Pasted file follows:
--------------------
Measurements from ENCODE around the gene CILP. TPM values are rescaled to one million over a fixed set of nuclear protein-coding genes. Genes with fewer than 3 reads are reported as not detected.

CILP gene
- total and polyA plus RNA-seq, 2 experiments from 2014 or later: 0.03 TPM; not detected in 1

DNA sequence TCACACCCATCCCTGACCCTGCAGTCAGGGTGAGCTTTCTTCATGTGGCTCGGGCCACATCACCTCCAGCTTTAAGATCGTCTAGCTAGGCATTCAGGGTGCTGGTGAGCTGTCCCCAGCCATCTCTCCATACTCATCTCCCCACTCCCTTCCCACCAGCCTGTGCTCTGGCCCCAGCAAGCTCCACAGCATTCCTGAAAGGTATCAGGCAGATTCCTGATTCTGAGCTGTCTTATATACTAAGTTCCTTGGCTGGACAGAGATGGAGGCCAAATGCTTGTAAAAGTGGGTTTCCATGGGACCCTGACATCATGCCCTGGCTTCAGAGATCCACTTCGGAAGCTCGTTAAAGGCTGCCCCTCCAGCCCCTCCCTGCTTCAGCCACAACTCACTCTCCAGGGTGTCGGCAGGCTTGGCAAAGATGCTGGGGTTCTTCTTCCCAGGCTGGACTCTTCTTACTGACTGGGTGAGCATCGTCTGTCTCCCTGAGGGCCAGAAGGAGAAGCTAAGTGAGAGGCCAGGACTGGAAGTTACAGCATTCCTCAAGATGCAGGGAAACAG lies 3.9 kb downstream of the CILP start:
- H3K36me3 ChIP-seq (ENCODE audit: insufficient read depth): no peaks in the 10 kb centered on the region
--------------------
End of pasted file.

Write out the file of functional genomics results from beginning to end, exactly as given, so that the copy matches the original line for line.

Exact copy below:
Measurements from ENCODE around the gene CILP. TPM values are rescaled to one million over a fixed set of nuclear protein-coding genes. Genes with fewer than 3 reads are reported as not detected.

CILP gene
- total and polyA plus RNA-seq, 2 experiments from 2014 or later: 0.03 TPM; not detected in 1

DNA sequence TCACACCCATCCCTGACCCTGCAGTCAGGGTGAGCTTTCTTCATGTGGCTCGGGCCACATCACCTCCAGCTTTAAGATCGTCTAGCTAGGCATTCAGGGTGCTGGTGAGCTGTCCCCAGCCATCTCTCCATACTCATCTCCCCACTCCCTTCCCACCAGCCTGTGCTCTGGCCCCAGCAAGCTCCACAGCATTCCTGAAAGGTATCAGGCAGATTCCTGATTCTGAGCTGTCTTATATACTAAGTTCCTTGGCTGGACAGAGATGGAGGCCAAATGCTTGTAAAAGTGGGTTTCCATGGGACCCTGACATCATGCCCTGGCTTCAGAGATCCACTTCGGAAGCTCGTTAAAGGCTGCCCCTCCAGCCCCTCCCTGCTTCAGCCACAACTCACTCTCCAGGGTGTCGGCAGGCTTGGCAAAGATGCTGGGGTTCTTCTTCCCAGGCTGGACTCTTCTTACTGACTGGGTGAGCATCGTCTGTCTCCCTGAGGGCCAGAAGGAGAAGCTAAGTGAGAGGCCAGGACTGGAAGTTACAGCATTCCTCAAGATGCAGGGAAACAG lies 3.9 kb downstream of the CILP start:
- H3K36me3 ChIP-seq (ENCODE audit: insufficient read depth): no peaks in the 10 kb centered on the region